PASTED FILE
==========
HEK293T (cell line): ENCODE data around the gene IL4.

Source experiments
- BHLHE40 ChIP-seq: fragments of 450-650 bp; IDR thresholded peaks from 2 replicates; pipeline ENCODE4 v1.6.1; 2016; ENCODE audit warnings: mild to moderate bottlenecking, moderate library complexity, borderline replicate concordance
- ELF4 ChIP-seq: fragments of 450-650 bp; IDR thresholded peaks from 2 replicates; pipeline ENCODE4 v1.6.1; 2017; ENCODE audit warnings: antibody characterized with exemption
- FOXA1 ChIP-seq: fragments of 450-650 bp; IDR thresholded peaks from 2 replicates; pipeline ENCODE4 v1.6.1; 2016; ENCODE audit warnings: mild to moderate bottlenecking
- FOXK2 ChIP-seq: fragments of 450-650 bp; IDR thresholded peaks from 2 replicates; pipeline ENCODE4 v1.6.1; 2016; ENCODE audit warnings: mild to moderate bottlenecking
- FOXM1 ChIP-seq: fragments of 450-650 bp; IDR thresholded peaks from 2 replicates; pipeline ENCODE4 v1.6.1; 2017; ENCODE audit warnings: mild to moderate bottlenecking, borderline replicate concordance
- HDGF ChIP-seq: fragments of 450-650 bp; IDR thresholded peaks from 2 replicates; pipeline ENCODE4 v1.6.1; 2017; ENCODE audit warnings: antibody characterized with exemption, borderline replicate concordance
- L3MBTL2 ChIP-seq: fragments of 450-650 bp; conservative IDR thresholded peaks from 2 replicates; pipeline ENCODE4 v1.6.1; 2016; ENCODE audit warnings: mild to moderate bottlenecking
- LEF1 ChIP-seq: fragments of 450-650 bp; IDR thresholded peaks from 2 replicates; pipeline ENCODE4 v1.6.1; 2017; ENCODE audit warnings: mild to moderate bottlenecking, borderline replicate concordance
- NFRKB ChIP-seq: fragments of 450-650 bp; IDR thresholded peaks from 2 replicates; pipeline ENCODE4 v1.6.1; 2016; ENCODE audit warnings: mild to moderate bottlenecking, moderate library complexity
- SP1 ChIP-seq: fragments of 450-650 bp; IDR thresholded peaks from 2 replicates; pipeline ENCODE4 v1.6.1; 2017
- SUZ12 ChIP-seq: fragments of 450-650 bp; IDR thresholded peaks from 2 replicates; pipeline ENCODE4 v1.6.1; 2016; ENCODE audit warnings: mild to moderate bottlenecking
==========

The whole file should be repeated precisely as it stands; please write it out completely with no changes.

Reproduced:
HEK293T (cell line): ENCODE data around the gene IL4.

Source experiments
- BHLHE40 ChIP-seq: fragments of 450-650 bp; IDR thresholded peaks from 2 replicates; pipeline ENCODE4 v1.6.1; 2016; ENCODE audit warnings: mild to moderate bottlenecking, moderate library complexity, borderline replicate concordance
- ELF4 ChIP-seq: fragments of 450-650 bp; IDR thresholded peaks from 2 replicates; pipeline ENCODE4 v1.6.1; 2017; ENCODE audit warnings: antibody characterized with exemption
- FOXA1 ChIP-seq: fragments of 450-650 bp; IDR thresholded peaks from 2 replicates; pipeline ENCODE4 v1.6.1; 2016; ENCODE audit warnings: mild to moderate bottlenecking
- FOXK2 ChIP-seq: fragments of 450-650 bp; IDR thresholded peaks from 2 replicates; pipeline ENCODE4 v1.6.1; 2016; ENCODE audit warnings: mild to moderate bottlenecking
- FOXM1 ChIP-seq: fragments of 450-650 bp; IDR thresholded peaks from 2 replicates; pipeline ENCODE4 v1.6.1; 2017; ENCODE audit warnings: mild to moderate bottlenecking, borderline replicate concordance
- HDGF ChIP-seq: fragments of 450-650 bp; IDR thresholded peaks from 2 replicates; pipeline ENCODE4 v1.6.1; 2017; ENCODE audit warnings: antibody characterized with exemption, borderline replicate concordance
- L3MBTL2 ChIP-seq: fragments of 450-650 bp; conservative IDR thresholded peaks from 2 replicates; pipeline ENCODE4 v1.6.1; 2016; ENCODE audit warnings: mild to moderate bottlenecking
- LEF1 ChIP-seq: fragments of 450-650 bp; IDR thresholded peaks from 2 replicates; pipeline ENCODE4 v1.6.1; 2017; ENCODE audit warnings: mild to moderate bottlenecking, borderline replicate concordance
- NFRKB ChIP-seq: fragments of 450-650 bp; IDR thresholded peaks from 2 replicates; pipeline ENCODE4 v1.6.1; 2016; ENCODE audit warnings: mild to moderate bottlenecking, moderate library complexity
- SP1 ChIP-seq: fragments of 450-650 bp; IDR thresholded peaks from 2 replicates; pipeline ENCODE4 v1.6.1; 2017
- SUZ12 ChIP-seq: fragments of 450-650 bp; IDR thresholded peaks from 2 replicates; pipeline ENCODE4 v1.6.1; 2016; ENCODE audit warnings: mild to moderate bottlenecking